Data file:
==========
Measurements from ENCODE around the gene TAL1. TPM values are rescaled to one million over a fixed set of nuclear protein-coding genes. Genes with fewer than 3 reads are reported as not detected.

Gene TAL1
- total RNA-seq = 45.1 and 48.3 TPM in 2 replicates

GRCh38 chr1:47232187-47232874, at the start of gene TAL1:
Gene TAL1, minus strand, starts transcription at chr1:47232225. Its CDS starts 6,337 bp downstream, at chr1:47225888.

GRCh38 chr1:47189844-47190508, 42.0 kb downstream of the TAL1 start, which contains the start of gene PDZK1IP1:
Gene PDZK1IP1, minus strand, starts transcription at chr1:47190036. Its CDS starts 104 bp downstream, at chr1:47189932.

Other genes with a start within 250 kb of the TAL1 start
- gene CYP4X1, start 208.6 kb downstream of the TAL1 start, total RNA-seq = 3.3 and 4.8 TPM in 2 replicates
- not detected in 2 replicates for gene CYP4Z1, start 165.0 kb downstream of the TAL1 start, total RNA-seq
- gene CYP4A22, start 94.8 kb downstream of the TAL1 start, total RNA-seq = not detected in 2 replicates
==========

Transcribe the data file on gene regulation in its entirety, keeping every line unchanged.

Measurements from ENCODE around the gene TAL1. TPM values are rescaled to one million over a fixed set of nuclear protein-coding genes. Genes with fewer than 3 reads are reported as not detected.

Gene TAL1
- total RNA-seq = 45.1 and 48.3 TPM in 2 replicates

GRCh38 chr1:47232187-47232874, at the start of gene TAL1:
Gene TAL1, minus strand, starts transcription at chr1:47232225. Its CDS starts 6,337 bp downstream, at chr1:47225888.

GRCh38 chr1:47189844-47190508, 42.0 kb downstream of the TAL1 start, which contains the start of gene PDZK1IP1:
Gene PDZK1IP1, minus strand, starts transcription at chr1:47190036. Its CDS starts 104 bp downstream, at chr1:47189932.

Other genes with a start within 250 kb of the TAL1 start
- gene CYP4X1, start 208.6 kb downstream of the TAL1 start, total RNA-seq = 3.3 and 4.8 TPM in 2 replicates
- not detected in 2 replicates for gene CYP4Z1, start 165.0 kb downstream of the TAL1 start, total RNA-seq
- gene CYP4A22, start 94.8 kb downstream of the TAL1 start, total RNA-seq = not detected in 2 replicates